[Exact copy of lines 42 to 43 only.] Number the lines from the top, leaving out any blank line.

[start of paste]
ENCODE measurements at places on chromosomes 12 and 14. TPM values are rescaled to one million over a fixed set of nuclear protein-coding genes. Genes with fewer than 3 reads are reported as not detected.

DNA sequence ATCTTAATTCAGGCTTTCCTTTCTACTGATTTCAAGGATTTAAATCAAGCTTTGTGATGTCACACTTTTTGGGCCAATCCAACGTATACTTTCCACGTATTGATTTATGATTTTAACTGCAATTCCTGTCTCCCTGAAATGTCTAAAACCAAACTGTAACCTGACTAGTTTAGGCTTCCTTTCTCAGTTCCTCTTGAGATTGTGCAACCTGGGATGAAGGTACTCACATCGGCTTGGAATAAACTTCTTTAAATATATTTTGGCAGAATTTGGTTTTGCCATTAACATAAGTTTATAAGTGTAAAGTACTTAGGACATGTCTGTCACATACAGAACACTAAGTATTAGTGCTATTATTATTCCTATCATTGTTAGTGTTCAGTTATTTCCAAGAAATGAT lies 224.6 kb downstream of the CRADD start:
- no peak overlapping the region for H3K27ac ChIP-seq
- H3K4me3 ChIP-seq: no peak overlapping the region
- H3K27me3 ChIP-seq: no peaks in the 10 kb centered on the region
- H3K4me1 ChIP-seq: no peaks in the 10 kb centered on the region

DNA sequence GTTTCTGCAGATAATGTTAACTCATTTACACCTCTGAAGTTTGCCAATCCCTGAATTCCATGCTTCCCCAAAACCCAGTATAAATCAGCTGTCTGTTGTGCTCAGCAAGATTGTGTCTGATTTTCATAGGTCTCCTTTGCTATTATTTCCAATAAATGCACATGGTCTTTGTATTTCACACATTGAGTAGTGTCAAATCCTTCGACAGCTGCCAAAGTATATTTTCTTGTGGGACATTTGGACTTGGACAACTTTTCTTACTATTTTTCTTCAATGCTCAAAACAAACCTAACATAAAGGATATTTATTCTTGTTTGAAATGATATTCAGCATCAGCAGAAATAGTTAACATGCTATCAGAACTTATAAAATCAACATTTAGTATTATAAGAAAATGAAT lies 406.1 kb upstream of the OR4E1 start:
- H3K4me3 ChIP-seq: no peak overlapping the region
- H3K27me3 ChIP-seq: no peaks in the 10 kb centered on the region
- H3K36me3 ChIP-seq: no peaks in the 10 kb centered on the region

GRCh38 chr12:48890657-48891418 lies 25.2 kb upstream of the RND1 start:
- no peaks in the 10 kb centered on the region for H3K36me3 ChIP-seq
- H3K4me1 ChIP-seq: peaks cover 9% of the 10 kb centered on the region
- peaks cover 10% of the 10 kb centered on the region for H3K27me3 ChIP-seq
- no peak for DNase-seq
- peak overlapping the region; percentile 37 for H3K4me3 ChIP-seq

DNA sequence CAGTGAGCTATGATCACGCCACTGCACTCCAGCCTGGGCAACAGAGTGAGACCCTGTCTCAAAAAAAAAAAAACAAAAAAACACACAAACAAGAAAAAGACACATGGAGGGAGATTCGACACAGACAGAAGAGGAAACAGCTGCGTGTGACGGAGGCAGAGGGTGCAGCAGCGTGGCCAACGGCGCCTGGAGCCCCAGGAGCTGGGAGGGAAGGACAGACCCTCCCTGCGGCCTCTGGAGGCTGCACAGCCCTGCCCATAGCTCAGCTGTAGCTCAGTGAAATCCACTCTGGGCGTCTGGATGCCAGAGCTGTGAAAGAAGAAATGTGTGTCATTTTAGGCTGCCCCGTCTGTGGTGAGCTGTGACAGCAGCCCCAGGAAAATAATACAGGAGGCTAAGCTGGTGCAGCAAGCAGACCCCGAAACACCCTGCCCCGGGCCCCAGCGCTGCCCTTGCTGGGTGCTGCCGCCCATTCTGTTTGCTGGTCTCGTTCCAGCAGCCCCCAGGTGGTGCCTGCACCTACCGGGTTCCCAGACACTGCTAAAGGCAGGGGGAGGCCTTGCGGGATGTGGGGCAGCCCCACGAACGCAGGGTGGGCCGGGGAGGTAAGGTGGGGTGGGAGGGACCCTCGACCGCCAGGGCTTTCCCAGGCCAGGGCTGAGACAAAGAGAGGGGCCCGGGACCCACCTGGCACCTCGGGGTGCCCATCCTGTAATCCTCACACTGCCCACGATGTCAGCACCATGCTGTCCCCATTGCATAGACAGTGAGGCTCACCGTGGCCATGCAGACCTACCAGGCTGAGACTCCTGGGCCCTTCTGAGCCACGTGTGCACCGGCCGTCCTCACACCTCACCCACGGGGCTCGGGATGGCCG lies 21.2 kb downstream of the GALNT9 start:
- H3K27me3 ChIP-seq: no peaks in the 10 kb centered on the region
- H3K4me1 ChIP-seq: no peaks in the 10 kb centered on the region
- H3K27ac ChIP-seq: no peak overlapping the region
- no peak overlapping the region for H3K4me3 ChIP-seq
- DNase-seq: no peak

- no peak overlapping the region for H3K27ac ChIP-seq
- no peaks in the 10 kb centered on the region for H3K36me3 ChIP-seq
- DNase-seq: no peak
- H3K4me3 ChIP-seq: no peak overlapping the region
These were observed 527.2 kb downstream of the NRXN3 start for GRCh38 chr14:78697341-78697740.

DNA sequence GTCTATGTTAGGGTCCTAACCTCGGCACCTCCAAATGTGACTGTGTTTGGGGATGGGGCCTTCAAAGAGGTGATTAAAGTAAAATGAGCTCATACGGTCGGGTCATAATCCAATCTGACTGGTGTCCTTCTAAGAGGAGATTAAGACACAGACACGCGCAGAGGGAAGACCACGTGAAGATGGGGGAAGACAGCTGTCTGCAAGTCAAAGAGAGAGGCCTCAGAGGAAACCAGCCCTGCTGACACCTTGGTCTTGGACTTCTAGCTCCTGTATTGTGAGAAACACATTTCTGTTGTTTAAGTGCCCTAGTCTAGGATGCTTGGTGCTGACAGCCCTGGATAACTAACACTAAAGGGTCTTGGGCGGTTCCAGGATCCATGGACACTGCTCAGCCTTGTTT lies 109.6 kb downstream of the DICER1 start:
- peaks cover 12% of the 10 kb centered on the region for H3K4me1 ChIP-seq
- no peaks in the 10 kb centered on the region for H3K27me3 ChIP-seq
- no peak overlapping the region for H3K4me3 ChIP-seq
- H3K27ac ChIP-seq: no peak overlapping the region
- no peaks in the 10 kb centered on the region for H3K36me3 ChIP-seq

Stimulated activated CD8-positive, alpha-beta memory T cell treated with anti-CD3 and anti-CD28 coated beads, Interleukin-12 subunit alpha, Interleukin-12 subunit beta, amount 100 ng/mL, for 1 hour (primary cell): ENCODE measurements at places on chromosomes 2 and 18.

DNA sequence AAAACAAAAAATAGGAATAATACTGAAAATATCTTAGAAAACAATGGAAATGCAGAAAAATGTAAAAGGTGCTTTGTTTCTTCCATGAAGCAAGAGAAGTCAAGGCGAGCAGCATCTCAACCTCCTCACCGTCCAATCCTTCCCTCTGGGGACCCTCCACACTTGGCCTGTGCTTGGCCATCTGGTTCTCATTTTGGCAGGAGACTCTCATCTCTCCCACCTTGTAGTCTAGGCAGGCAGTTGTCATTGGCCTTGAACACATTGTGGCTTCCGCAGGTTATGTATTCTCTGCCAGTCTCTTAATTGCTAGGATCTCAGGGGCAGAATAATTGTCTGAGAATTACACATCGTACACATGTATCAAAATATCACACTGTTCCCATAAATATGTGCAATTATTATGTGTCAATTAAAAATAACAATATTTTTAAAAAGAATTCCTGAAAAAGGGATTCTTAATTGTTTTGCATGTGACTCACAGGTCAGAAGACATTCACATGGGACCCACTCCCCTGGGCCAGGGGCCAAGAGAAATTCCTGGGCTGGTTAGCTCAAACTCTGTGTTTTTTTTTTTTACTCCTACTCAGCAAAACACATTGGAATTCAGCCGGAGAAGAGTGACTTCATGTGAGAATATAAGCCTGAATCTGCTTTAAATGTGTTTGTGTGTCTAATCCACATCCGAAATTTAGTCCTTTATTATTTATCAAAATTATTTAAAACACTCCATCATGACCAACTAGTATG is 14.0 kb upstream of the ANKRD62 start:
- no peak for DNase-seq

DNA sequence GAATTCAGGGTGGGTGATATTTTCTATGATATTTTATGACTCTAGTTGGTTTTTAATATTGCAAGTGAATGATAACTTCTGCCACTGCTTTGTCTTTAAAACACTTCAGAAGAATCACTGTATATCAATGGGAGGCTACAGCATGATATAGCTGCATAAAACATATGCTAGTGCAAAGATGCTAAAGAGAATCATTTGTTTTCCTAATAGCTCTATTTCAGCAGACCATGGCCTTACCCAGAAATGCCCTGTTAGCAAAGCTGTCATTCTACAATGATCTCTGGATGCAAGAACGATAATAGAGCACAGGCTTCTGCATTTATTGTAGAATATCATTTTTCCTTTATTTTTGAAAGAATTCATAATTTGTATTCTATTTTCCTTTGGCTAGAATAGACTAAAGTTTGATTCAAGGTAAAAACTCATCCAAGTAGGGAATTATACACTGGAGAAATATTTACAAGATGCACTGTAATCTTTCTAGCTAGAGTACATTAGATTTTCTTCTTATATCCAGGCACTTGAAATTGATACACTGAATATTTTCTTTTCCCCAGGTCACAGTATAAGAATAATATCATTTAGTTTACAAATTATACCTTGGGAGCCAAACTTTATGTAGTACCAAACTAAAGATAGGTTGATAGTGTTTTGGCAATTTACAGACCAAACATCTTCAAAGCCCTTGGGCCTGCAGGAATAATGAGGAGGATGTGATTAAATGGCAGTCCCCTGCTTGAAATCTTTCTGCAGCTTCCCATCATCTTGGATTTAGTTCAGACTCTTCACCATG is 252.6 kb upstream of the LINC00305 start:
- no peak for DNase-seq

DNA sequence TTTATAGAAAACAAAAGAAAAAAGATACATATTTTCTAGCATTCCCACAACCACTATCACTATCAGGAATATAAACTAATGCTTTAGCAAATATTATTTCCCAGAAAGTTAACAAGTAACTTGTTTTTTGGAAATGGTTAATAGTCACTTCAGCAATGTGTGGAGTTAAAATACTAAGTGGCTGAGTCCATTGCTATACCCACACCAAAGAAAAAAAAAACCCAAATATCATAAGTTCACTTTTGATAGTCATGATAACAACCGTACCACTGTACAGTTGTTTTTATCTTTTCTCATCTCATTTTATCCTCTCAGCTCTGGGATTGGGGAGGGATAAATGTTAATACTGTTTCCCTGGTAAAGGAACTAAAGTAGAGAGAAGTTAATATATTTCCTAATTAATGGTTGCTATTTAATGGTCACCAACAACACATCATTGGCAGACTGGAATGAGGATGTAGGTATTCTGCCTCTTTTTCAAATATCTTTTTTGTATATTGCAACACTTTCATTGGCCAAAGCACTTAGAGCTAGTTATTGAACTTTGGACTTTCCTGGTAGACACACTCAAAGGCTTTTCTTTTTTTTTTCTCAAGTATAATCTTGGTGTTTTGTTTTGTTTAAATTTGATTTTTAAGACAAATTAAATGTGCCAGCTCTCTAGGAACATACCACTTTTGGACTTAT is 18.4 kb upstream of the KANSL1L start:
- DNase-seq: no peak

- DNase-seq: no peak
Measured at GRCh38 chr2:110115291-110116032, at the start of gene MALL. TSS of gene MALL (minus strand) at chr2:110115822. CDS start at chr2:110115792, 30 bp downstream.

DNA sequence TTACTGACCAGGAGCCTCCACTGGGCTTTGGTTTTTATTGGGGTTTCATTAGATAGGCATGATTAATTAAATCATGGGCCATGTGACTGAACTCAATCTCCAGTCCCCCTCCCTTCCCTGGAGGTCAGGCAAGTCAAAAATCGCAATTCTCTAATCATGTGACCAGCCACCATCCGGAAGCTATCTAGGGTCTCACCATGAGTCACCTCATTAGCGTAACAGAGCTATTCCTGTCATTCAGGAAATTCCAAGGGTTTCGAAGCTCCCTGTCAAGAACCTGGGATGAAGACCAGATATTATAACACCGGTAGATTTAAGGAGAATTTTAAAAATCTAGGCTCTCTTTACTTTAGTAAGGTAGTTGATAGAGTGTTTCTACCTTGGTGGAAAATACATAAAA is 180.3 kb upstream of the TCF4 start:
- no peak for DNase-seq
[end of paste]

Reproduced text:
Measured at GRCh38 chr2:110115291-110116032, at the start of gene MALL. TSS of gene MALL (minus strand) at chr2:110115822. CDS start at chr2:110115792, 30 bp downstream.

DNA sequence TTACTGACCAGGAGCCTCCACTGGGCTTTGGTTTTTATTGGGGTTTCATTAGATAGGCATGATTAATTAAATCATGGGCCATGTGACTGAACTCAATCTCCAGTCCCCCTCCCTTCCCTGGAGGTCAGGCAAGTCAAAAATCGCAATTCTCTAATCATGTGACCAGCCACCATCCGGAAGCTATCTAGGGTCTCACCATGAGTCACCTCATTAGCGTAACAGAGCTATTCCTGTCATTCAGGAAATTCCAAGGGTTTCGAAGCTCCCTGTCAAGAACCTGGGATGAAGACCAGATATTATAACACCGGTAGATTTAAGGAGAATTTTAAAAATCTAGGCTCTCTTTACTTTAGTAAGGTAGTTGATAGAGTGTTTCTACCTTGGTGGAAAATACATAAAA is 180.3 kb upstream of the TCF4 start: